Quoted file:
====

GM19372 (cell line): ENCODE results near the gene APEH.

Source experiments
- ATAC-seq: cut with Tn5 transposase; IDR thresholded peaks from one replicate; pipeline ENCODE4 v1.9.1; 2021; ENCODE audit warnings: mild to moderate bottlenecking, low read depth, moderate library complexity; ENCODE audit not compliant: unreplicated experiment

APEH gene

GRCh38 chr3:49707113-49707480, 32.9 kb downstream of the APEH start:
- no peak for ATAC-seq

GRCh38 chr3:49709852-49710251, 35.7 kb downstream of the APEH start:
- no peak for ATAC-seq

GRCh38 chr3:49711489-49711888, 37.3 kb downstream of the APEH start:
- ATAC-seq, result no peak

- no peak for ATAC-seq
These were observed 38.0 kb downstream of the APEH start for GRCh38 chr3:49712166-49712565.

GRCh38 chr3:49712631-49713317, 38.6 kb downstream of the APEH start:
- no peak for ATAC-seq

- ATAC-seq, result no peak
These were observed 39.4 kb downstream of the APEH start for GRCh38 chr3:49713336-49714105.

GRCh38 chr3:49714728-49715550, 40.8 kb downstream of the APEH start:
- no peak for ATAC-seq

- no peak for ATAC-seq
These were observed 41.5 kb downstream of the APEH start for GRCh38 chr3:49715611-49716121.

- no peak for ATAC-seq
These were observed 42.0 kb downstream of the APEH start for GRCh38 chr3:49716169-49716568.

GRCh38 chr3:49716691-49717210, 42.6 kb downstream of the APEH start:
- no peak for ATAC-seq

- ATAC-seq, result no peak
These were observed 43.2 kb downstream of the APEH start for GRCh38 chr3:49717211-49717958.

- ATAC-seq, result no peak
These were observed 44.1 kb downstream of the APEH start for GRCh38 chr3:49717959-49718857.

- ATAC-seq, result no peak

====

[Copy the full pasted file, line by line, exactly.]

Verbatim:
GM19372 (cell line): ENCODE results near the gene APEH.

Source experiments
- ATAC-seq: cut with Tn5 transposase; IDR thresholded peaks from one replicate; pipeline ENCODE4 v1.9.1; 2021; ENCODE audit warnings: mild to moderate bottlenecking, low read depth, moderate library complexity; ENCODE audit not compliant: unreplicated experiment

APEH gene

GRCh38 chr3:49707113-49707480, 32.9 kb downstream of the APEH start:
- no peak for ATAC-seq

GRCh38 chr3:49709852-49710251, 35.7 kb downstream of the APEH start:
- no peak for ATAC-seq

GRCh38 chr3:49711489-49711888, 37.3 kb downstream of the APEH start:
- ATAC-seq, result no peak

- no peak for ATAC-seq
These were observed 38.0 kb downstream of the APEH start for GRCh38 chr3:49712166-49712565.

GRCh38 chr3:49712631-49713317, 38.6 kb downstream of the APEH start:
- no peak for ATAC-seq

- ATAC-seq, result no peak
These were observed 39.4 kb downstream of the APEH start for GRCh38 chr3:49713336-49714105.

GRCh38 chr3:49714728-49715550, 40.8 kb downstream of the APEH start:
- no peak for ATAC-seq

- no peak for ATAC-seq
These were observed 41.5 kb downstream of the APEH start for GRCh38 chr3:49715611-49716121.

- no peak for ATAC-seq
These were observed 42.0 kb downstream of the APEH start for GRCh38 chr3:49716169-49716568.

GRCh38 chr3:49716691-49717210, 42.6 kb downstream of the APEH start:
- no peak for ATAC-seq

- ATAC-seq, result no peak
These were observed 43.2 kb downstream of the APEH start for GRCh38 chr3:49717211-49717958.

- ATAC-seq, result no peak
These were observed 44.1 kb downstream of the APEH start for GRCh38 chr3:49717959-49718857.

- ATAC-seq, result no peak